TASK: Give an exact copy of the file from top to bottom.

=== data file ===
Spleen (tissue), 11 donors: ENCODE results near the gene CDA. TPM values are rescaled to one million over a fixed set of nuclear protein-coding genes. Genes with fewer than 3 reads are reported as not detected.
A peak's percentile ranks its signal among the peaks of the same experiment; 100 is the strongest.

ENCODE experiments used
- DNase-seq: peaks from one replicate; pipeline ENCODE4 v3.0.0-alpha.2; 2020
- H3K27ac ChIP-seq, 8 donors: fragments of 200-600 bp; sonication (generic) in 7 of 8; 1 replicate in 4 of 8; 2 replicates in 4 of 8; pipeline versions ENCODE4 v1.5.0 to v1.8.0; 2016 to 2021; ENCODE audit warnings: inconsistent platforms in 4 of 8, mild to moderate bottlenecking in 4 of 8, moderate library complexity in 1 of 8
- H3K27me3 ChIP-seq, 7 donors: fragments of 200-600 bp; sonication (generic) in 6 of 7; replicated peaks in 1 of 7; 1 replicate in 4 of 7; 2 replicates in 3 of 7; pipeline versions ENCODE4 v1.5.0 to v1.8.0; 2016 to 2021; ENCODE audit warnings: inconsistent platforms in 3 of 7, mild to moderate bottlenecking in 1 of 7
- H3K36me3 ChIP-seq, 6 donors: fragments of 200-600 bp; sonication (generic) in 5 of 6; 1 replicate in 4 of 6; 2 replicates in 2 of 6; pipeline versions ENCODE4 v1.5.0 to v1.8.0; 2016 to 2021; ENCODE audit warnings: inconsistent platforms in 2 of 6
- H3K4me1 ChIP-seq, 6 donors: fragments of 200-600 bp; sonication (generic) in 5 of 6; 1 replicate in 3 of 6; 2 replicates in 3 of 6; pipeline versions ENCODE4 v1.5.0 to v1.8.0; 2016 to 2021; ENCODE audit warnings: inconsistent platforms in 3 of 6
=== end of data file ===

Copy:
Spleen (tissue), 11 donors: ENCODE results near the gene CDA. TPM values are rescaled to one million over a fixed set of nuclear protein-coding genes. Genes with fewer than 3 reads are reported as not detected.
A peak's percentile ranks its signal among the peaks of the same experiment; 100 is the strongest.

ENCODE experiments used
- DNase-seq: peaks from one replicate; pipeline ENCODE4 v3.0.0-alpha.2; 2020
- H3K27ac ChIP-seq, 8 donors: fragments of 200-600 bp; sonication (generic) in 7 of 8; 1 replicate in 4 of 8; 2 replicates in 4 of 8; pipeline versions ENCODE4 v1.5.0 to v1.8.0; 2016 to 2021; ENCODE audit warnings: inconsistent platforms in 4 of 8, mild to moderate bottlenecking in 4 of 8, moderate library complexity in 1 of 8
- H3K27me3 ChIP-seq, 7 donors: fragments of 200-600 bp; sonication (generic) in 6 of 7; replicated peaks in 1 of 7; 1 replicate in 4 of 7; 2 replicates in 3 of 7; pipeline versions ENCODE4 v1.5.0 to v1.8.0; 2016 to 2021; ENCODE audit warnings: inconsistent platforms in 3 of 7, mild to moderate bottlenecking in 1 of 7
- H3K36me3 ChIP-seq, 6 donors: fragments of 200-600 bp; sonication (generic) in 5 of 6; 1 replicate in 4 of 6; 2 replicates in 2 of 6; pipeline versions ENCODE4 v1.5.0 to v1.8.0; 2016 to 2021; ENCODE audit warnings: inconsistent platforms in 2 of 6
- H3K4me1 ChIP-seq, 6 donors: fragments of 200-600 bp; sonication (generic) in 5 of 6; 1 replicate in 3 of 6; 2 replicates in 3 of 6; pipeline versions ENCODE4 v1.5.0 to v1.8.0; 2016 to 2021; ENCODE audit warnings: inconsistent platforms in 3 of 6